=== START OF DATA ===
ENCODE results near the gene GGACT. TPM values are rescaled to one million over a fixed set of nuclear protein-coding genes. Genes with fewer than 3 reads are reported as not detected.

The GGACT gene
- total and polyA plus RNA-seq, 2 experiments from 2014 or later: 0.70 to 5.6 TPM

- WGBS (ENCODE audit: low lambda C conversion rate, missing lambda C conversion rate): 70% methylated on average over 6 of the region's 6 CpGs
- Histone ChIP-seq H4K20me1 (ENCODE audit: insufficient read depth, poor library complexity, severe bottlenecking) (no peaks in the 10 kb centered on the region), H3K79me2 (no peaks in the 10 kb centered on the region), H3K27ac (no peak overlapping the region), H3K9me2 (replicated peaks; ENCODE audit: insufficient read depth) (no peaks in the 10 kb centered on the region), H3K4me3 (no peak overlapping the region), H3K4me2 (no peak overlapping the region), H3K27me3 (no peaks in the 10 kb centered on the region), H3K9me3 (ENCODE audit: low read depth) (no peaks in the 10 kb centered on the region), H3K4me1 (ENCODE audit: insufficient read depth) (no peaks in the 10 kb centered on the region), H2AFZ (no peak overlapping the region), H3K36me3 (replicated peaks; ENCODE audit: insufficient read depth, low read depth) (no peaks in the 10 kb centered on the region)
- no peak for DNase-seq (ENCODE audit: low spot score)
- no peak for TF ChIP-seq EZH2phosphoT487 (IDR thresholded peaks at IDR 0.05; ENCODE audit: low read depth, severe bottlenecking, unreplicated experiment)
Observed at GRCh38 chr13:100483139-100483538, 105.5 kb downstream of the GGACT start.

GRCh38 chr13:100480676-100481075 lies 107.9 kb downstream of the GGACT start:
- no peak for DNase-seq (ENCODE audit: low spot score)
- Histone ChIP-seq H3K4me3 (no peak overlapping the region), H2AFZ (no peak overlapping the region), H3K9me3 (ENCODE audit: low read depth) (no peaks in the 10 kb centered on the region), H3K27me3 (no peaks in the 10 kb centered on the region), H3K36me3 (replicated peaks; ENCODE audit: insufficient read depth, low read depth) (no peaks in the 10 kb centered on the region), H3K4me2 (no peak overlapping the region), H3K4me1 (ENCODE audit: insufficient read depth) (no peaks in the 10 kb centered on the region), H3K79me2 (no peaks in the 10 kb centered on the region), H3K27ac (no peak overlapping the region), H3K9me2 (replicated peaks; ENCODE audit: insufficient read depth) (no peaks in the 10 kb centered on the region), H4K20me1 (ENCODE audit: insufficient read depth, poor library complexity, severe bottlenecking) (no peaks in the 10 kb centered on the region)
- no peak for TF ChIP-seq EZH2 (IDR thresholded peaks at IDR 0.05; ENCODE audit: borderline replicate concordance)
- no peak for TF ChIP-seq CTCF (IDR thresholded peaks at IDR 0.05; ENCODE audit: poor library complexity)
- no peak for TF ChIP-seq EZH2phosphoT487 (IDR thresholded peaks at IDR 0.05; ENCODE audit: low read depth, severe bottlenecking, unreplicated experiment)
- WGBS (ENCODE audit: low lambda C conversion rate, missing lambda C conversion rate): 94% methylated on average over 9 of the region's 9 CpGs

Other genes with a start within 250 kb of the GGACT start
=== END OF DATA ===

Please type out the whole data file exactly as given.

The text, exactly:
ENCODE results near the gene GGACT. TPM values are rescaled to one million over a fixed set of nuclear protein-coding genes. Genes with fewer than 3 reads are reported as not detected.

The GGACT gene
- total and polyA plus RNA-seq, 2 experiments from 2014 or later: 0.70 to 5.6 TPM

- WGBS (ENCODE audit: low lambda C conversion rate, missing lambda C conversion rate): 70% methylated on average over 6 of the region's 6 CpGs
- Histone ChIP-seq H4K20me1 (ENCODE audit: insufficient read depth, poor library complexity, severe bottlenecking) (no peaks in the 10 kb centered on the region), H3K79me2 (no peaks in the 10 kb centered on the region), H3K27ac (no peak overlapping the region), H3K9me2 (replicated peaks; ENCODE audit: insufficient read depth) (no peaks in the 10 kb centered on the region), H3K4me3 (no peak overlapping the region), H3K4me2 (no peak overlapping the region), H3K27me3 (no peaks in the 10 kb centered on the region), H3K9me3 (ENCODE audit: low read depth) (no peaks in the 10 kb centered on the region), H3K4me1 (ENCODE audit: insufficient read depth) (no peaks in the 10 kb centered on the region), H2AFZ (no peak overlapping the region), H3K36me3 (replicated peaks; ENCODE audit: insufficient read depth, low read depth) (no peaks in the 10 kb centered on the region)
- no peak for DNase-seq (ENCODE audit: low spot score)
- no peak for TF ChIP-seq EZH2phosphoT487 (IDR thresholded peaks at IDR 0.05; ENCODE audit: low read depth, severe bottlenecking, unreplicated experiment)
Observed at GRCh38 chr13:100483139-100483538, 105.5 kb downstream of the GGACT start.

GRCh38 chr13:100480676-100481075 lies 107.9 kb downstream of the GGACT start:
- no peak for DNase-seq (ENCODE audit: low spot score)
- Histone ChIP-seq H3K4me3 (no peak overlapping the region), H2AFZ (no peak overlapping the region), H3K9me3 (ENCODE audit: low read depth) (no peaks in the 10 kb centered on the region), H3K27me3 (no peaks in the 10 kb centered on the region), H3K36me3 (replicated peaks; ENCODE audit: insufficient read depth, low read depth) (no peaks in the 10 kb centered on the region), H3K4me2 (no peak overlapping the region), H3K4me1 (ENCODE audit: insufficient read depth) (no peaks in the 10 kb centered on the region), H3K79me2 (no peaks in the 10 kb centered on the region), H3K27ac (no peak overlapping the region), H3K9me2 (replicated peaks; ENCODE audit: insufficient read depth) (no peaks in the 10 kb centered on the region), H4K20me1 (ENCODE audit: insufficient read depth, poor library complexity, severe bottlenecking) (no peaks in the 10 kb centered on the region)
- no peak for TF ChIP-seq EZH2 (IDR thresholded peaks at IDR 0.05; ENCODE audit: borderline replicate concordance)
- no peak for TF ChIP-seq CTCF (IDR thresholded peaks at IDR 0.05; ENCODE audit: poor library complexity)
- no peak for TF ChIP-seq EZH2phosphoT487 (IDR thresholded peaks at IDR 0.05; ENCODE audit: low read depth, severe bottlenecking, unreplicated experiment)
- WGBS (ENCODE audit: low lambda C conversion rate, missing lambda C conversion rate): 94% methylated on average over 9 of the region's 9 CpGs

Other genes with a start within 250 kb of the GGACT start